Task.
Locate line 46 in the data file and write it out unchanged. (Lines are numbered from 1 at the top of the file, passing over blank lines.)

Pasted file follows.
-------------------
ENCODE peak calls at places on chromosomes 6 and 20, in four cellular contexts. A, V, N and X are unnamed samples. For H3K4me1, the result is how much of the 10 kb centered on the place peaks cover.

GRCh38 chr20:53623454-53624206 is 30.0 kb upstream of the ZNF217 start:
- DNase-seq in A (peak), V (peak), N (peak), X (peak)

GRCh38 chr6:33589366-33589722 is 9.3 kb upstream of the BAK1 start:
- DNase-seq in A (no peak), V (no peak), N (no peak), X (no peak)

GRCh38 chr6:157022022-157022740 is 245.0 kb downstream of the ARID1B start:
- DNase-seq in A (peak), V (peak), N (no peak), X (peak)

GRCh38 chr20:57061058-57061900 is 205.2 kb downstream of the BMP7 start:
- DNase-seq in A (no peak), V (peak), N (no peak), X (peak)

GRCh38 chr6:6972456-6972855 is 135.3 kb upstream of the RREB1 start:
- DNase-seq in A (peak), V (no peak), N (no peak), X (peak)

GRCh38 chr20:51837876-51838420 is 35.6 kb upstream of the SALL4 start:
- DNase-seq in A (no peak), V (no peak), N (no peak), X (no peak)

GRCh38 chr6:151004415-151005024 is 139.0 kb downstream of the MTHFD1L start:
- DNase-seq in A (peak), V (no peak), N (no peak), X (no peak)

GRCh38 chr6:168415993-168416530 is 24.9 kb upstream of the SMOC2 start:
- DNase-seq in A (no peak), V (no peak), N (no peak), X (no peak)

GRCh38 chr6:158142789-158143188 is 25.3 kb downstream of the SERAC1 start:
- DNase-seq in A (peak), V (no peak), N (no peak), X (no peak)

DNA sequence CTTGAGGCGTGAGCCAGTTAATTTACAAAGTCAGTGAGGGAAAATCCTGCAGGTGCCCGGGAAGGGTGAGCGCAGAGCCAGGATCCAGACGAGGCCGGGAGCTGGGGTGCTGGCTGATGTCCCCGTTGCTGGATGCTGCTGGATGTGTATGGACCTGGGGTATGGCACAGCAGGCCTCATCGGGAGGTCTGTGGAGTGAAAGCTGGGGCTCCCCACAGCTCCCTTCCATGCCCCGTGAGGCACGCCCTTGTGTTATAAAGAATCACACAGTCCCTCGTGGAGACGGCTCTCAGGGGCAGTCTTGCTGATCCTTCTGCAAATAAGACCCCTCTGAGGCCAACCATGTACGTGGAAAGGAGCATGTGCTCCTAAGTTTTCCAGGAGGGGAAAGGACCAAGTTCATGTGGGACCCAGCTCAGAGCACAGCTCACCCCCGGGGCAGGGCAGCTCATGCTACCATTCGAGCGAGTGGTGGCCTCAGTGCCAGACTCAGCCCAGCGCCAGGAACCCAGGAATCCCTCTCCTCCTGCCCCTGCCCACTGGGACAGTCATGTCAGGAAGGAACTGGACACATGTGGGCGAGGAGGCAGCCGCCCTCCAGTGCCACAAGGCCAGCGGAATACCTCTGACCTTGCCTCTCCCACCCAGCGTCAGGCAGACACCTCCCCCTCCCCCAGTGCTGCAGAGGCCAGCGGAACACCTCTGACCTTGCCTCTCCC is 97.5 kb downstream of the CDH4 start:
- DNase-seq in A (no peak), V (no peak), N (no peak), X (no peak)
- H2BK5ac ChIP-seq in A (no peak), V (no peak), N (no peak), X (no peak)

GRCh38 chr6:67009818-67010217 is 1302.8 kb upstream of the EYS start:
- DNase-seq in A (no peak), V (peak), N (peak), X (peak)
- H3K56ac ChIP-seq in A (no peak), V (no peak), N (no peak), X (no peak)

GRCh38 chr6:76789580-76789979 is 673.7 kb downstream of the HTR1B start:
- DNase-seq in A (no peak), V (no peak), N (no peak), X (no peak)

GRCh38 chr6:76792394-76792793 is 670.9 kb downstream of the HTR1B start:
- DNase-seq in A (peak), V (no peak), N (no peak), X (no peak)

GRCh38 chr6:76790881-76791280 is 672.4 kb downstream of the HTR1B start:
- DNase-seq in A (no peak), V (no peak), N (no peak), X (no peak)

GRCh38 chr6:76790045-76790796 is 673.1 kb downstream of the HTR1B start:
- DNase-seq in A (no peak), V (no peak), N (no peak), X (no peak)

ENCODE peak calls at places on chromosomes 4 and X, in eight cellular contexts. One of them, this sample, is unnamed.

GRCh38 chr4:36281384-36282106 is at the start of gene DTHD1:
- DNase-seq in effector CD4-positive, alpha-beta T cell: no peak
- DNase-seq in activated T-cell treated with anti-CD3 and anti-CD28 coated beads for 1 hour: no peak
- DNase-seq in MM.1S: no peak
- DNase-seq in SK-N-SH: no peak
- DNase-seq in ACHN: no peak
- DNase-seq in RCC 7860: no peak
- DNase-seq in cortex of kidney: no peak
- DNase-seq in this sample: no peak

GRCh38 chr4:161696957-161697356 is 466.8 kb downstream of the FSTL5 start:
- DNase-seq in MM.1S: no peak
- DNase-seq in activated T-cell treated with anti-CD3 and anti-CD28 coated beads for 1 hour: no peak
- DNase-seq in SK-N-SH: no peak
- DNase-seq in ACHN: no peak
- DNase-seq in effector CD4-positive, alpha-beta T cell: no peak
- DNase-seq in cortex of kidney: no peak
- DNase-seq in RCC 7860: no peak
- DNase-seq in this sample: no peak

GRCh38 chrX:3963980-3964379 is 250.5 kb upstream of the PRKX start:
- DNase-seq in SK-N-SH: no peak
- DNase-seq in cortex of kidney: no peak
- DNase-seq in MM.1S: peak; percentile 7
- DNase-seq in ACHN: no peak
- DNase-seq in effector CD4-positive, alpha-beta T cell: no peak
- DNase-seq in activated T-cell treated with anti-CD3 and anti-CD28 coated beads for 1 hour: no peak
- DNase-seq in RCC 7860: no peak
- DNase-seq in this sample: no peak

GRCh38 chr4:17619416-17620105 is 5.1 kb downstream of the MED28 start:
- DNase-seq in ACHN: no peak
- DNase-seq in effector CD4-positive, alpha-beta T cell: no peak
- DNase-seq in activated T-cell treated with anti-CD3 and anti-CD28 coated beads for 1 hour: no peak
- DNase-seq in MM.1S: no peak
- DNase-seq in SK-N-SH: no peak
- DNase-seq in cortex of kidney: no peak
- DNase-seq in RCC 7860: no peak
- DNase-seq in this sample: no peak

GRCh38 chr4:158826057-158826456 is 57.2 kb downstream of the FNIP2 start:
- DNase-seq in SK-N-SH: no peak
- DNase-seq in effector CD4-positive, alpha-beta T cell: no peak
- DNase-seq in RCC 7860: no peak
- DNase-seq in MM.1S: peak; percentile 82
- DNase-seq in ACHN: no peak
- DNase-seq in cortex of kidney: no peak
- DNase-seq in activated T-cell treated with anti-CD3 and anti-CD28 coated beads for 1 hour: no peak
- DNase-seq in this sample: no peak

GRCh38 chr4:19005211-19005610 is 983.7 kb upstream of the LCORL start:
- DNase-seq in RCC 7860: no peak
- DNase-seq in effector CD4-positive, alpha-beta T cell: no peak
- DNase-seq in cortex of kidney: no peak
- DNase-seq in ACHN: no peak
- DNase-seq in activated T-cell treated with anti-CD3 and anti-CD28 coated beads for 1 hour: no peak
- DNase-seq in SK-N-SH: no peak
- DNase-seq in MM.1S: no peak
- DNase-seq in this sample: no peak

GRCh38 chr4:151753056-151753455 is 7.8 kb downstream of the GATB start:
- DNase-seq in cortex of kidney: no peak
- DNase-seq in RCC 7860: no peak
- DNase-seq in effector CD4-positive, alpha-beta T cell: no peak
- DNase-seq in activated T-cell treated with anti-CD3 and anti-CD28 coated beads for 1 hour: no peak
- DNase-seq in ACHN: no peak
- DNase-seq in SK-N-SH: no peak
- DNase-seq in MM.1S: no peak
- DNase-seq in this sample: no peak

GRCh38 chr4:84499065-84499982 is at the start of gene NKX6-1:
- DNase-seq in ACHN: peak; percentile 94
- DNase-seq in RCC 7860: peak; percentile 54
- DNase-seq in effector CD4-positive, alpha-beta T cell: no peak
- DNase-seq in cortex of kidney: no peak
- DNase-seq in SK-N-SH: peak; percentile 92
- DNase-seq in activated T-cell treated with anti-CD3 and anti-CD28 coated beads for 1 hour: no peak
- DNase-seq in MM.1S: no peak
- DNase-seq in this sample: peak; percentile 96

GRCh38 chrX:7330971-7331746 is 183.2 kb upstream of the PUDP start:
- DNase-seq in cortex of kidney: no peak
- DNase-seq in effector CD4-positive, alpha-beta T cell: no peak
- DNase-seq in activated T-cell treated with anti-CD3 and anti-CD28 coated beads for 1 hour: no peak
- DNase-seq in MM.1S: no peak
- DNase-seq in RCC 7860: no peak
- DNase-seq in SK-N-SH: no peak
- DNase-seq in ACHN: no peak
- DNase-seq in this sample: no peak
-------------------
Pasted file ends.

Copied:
- DNase-seq in activated T-cell treated with anti-CD3 and anti-CD28 coated beads for 1 hour: no peak